DH Lecture Series (2015/2016/2017)

13 November 2017

By Dr. Kirell Benzi

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Even if it may seem unnatural at first, the combination of art and science is gaining momentum in the research community. In this talk, I will explain why data art is a formidable support for scientific communication by showing how I went from raw data mining to the final creative representation. Throughout various examples, we will see that this approach can be used regardless of one’s field of research as long as there is data to support it.


Dr. Kirell Benzi got his Ph.D from EPFL in 2016. He is now the founder and CEO of Kirelion, a creative data science startup based in Paris. Passionate about both computer science and art, he began his interest in digital creation by making abstract art from pictures at a young age. Combining both data analysis and network visualization, he tries to captivate the audience by showing that algorithms, apart from their scientific necessity, also generate emotions.

4 December 2017

By Prof. Philippe Schlenker – Directeur de Recherche CNRS

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While it is nearly uncontroversial that music is subject to some ‘syntactic rules’, it is initially very unclear that music has ‘meaning’ in anything like the usual sense. We sketch a conceptual framework in which music can trigger inferences about a music-external reality, and may even be endowed with (highly underspecified) truth conditions. But their source is very different from that of most truth-conditional phenomena in language: normal auditory cognition and aspects of iconic semantics (used for pictures, gestures, and some aspects of signs) are better models than compositional semantics in language.


Prof. Philippe Schlenker is a senior researcher at CNRS (Institut Jean-Nicod, Paris) and a Global Distinguished Professor at New York University. He was educated at École Normale Supérieure (Paris), and obtained a Ph.D. in Linguistics from MIT, and a Ph.D. in Philosophy from EHESS (Paris). He has taught at École Normale Supérieure, Paris, at the University of Southern California, at UCLA, and, since 2008, at NYU. P. Schlenker’s early interests included semantics, pragmatics, the philosophy of language, and philosophical logic. He has conducted research on indexicals and indirect discourse, intensional semantics, anaphora, presuppositions, as well as semantic paradoxes.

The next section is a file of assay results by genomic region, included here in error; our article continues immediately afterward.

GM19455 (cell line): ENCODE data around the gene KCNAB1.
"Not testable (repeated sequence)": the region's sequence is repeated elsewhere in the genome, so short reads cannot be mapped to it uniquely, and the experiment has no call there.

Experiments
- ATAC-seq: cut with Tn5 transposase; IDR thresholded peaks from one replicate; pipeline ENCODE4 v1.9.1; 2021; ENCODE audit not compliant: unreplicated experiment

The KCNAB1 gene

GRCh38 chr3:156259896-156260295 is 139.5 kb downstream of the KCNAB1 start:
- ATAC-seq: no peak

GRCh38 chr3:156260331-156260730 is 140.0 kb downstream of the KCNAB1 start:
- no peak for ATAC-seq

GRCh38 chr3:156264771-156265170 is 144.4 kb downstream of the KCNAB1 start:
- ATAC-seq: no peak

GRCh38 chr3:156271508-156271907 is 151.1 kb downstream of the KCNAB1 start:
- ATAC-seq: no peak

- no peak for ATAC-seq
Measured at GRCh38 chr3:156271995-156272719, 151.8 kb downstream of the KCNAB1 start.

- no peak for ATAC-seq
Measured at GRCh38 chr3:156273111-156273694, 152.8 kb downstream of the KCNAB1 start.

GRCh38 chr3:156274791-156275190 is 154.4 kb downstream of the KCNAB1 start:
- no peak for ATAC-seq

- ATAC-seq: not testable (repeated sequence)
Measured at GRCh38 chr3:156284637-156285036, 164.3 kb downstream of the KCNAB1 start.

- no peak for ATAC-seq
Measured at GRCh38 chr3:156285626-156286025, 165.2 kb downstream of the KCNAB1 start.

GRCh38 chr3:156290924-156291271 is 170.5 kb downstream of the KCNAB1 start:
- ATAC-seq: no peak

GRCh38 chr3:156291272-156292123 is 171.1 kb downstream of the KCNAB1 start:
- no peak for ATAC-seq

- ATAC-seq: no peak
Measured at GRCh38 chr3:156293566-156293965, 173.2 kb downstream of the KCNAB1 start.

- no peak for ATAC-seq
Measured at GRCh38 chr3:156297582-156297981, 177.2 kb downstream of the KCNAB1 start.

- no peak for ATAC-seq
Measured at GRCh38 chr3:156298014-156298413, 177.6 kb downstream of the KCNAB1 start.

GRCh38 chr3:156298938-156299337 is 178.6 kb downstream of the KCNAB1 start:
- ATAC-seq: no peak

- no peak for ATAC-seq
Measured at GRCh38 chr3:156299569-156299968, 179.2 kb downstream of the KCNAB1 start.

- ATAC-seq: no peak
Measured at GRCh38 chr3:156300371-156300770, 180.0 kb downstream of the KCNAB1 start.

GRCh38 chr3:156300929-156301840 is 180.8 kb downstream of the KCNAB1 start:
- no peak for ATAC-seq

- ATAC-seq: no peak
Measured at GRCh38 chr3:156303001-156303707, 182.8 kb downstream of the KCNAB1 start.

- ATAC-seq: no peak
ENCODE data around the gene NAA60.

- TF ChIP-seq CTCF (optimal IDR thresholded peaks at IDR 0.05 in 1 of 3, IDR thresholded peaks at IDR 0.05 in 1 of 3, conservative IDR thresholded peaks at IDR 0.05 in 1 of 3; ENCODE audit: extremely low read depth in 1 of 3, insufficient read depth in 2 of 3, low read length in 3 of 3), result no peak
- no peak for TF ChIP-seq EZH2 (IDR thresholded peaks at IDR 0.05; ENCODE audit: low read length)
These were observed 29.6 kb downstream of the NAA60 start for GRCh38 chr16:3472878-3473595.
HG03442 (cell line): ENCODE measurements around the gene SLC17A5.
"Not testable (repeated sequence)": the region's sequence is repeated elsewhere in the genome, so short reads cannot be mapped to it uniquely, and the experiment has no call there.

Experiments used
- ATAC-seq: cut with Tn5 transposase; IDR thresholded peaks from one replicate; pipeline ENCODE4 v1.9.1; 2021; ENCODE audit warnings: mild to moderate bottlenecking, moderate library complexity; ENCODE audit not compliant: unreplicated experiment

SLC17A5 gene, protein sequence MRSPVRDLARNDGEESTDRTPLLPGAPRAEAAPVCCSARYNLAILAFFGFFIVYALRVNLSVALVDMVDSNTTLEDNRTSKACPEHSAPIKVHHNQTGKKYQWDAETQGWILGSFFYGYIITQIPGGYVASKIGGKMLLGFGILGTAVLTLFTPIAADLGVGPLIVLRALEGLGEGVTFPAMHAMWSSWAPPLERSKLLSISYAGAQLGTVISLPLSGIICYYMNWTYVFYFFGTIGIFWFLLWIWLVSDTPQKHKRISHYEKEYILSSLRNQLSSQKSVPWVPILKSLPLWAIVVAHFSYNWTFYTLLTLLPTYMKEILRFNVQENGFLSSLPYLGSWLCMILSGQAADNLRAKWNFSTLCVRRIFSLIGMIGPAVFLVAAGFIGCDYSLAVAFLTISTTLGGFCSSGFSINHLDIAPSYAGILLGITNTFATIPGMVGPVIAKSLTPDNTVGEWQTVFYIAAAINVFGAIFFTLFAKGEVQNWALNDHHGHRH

In recent work, he has advocated a program of ‘super semantics’ that seeks to expand the traditional frontiers of the field. He has investigated the semantics of sign languages, with special attention both to their logical structure and to the rich iconic means that interact with it. In order to have a point of comparison for these iconic phenomena, Philippe Schlenker has also investigated the logic and typology of gestures in spoken language. In collaborative work with primatologists and psycholinguists, he has laid the groundwork for a ‘primate semantics’ that seeks to apply the general methods of formal linguistics to primate vocalizations. And in ongoing research, he has advocated the development of a detailed semantics for music, albeit one that is very different from linguistic semantics.

15 December 2017

By Prof. George Legrady – University of California, Santa Barbara

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The translation of multivariate abstract data into visualization first requires a process of classification which is inherently culturally defined, given that systems of classification tend to be shaped by discipline-specific perspectives, cultural priorities and historical circumstances. The presentation will address the evolution of methodologies in my artistic works that explore classification and the translation of information into visual experiences from pre-digital photographic works such as “A Catalog of Found Objects” (1975) to interactive works that organize cultural data as in the “Anecdoted Archive from the Cold War (1992)”, to installations that collect data from the viewing public such as “Pockets Full of Memories” (2001-2007), and “Cell Tango” (2006-2009).